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Hardly a week goes by in China now without some leader being executed or arraigned for corruption. And the level of the officials being charged and convicted (much the same thing in China) is rising.

In the last year we have seen the executions of Hu Changqing, deputy governor of Jiangxi Province, Li Chenglong, vice mayor of Guiyang in Gaungxi Province and, highest of all, Cheng Kejie, vice chairman of China’s parliament, the National People’s Congress. More recently, Mu Suixin, the mayor of Shenyang, and even the minister of justice himself, Gao Changli, have been relieved of their posts pending investigation of allegations of corruption. In the last two cases, it was the activities of the women, wife and mistress respectively, that precipitated to the fall from grace.

We are also waiting for a final accounting in the large-scale smuggling case in Xiamen, in which more than 200 people have been implicated in a $10 billion scam. This case was said to involve people high in the Communist Party hierarchy, although so far only the vice minister of public security, Li Jizhou, has been arrested. The alleged mastermind of the Xiamen case, Lai Changxing, chairman of the Yuanhua Company that is claimed to have organized the smuggling, escaped to Canada, where he is now subject to extradition proceedings.

Corruption in contemporary China is hardly news. In the six years between the fourth and fifth Anti-Corruption Investigative Work Conferences in 1994 and 2000, there were more than 270,000 cases of corruption and bribery at all levels in the Chinese government. Of these, 13,000 officials held positions higher than county level, 700 of them being departmental directors or the equivalent and 10 at ministerial level. These, of course, are only the ones who got caught, or those whom the party decided to expose.

Yet the pace of prosecutions does appear to be accelerating. The reason seems to be political. Two arguments have been put forward. The first is that there is growing disenchantment with the party among the ordinary people, who see little change in their quality of life or even a worsening of conditions for many people, especially those being made redundant or forced into early retirement by the reform of state-owned enterprises. They can see the lifestyles of many party and government officials growing more ostentatious every day.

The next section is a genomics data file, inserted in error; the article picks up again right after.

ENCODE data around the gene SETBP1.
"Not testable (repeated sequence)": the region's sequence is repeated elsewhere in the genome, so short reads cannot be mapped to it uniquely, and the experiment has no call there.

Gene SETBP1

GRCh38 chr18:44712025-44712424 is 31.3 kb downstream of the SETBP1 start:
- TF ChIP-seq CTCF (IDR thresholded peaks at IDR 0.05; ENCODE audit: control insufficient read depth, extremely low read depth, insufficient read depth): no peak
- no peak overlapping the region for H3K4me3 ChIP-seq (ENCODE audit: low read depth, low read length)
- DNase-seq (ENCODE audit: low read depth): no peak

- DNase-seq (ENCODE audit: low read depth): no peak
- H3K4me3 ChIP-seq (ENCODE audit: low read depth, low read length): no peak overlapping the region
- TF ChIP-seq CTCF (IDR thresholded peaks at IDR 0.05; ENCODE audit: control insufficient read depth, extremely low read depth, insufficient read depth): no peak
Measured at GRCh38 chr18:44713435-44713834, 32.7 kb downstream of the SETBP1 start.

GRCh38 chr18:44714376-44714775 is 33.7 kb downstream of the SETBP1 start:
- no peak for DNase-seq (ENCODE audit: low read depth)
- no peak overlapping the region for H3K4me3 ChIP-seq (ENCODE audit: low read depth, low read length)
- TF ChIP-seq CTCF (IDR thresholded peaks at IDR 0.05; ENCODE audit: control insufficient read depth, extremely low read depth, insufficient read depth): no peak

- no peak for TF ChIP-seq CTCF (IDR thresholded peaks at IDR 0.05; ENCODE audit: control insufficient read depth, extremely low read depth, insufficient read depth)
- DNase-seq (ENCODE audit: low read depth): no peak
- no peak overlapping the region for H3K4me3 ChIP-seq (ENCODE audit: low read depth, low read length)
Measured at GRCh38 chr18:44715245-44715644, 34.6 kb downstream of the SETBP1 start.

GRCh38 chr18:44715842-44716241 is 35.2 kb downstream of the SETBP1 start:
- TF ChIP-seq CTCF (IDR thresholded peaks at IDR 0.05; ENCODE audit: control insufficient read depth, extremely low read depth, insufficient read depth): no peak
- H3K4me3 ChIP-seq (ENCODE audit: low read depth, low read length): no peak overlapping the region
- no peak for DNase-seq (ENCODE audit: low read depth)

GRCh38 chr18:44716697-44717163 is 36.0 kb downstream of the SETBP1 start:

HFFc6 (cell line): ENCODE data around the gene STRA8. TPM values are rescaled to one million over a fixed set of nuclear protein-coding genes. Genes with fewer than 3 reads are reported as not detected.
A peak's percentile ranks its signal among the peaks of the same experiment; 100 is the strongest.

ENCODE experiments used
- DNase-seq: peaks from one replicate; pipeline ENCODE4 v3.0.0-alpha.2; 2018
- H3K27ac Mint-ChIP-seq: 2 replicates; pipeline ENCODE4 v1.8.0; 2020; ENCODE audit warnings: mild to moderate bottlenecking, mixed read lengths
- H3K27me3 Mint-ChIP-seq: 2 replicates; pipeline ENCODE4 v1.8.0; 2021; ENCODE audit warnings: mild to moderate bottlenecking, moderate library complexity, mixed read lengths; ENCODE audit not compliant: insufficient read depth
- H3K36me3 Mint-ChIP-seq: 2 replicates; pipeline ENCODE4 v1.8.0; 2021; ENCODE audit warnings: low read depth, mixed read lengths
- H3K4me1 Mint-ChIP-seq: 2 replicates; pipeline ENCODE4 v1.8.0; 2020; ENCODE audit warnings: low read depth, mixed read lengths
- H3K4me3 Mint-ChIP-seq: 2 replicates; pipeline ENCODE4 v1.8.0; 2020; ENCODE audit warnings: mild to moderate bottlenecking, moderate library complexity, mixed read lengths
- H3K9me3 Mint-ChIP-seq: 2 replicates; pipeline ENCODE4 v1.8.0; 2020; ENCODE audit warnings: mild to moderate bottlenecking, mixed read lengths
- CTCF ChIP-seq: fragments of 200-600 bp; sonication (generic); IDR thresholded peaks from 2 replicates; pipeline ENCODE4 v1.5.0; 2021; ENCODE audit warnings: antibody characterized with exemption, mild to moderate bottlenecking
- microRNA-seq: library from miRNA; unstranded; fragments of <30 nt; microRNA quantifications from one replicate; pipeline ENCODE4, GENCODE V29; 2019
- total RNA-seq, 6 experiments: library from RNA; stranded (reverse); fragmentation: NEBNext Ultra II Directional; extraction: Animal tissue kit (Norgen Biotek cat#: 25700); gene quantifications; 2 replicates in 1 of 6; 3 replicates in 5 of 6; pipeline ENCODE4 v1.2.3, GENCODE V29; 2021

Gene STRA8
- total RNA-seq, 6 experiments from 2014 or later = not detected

The second reason given for the tougher crackdown on corruption is that China’s leaders are locked in a battle over succession to the presidency, the premiership and other posts that have to be filled over the next two years. More than half the positions in the Central Committee and all the senior positions in the party and government have to be changed by the end of 2003.

In this battle, President Jiang Zemin holds the high cards. He has the personnel files of all of China’s leaders, down to provincial and municipal levels. At the Chinese leaders’ annual retreat at the seaside resort of Beidaihe last summer, Jiang showed each of the provincial and municipal leaders a detailed list of known corrupt practices taking place under their jurisdiction. It is generally assumed that the selection of cases for prosecution is at least partly determined by political factors such as factional affiliation (except in cases such as that of the minister of justice, where a jealous wife apparently blew the whistle, which then forced the hand of the party). Possession of the dossiers gives the president a great deal of power. This power he shares with his protege Zeng Qinghong, who is responsible for maintaining the files and, for this reason, is much feared by his colleagues. His is a name to watch for in the coming shuffling of party leaders.

One of China’s leading economists, Taiwanese-born Professor (Justin) Lin Lifu of Beijing University, has said that Chinese-style corruption is market-supporting, as against Russian-style corruption, which is market-destroying. The logic, according to Lin, is that in China bribes are paid so as to provide access to markets that would not otherwise be available to the bribers, whereas in Russia the Mafia bribes the government to give them antimarket monopoly power. While there is some truth in this, it ignores the fact that in the process the government itself becomes corrupted and the people disenchanted and disaffected. This is especially the case when bribery is used to obtain privileged access to jobs in government, to places in good schools and universities and to high-quality health care and housing.

This is not to say that the rich, at least those who came by their wealth honestly, shouldn’t be able to buy better-quality health care, housing and education, only that they should not be able use their buying power to get privileged access to state-financed facilities. The Tiananmen democracy protests of 1989 and the strength of Falun Gong, which may yet bring down the Communist Party, were born of widespread frustration with such corruption.

Is the writing really on the wall for the corrupt? Many of them obviously think so; capital flight over the last few years has been running at record high levels, totaling tens of millions of dollars. Those who think the political stars they have hitched their fortunes to may fall from the sky in the leadership reshuffles are getting worried and running for cover, or at least are sending their money for cover to provide themselves with a safe haven in retirement. Meanwhile it is business as usual for those who think their stars are safe, and as there are a lot of them, we can confidently predict that corruption will continue. So will the growth in the number of prosecutions against those who go a step too far or who forget to keep their wife happy.

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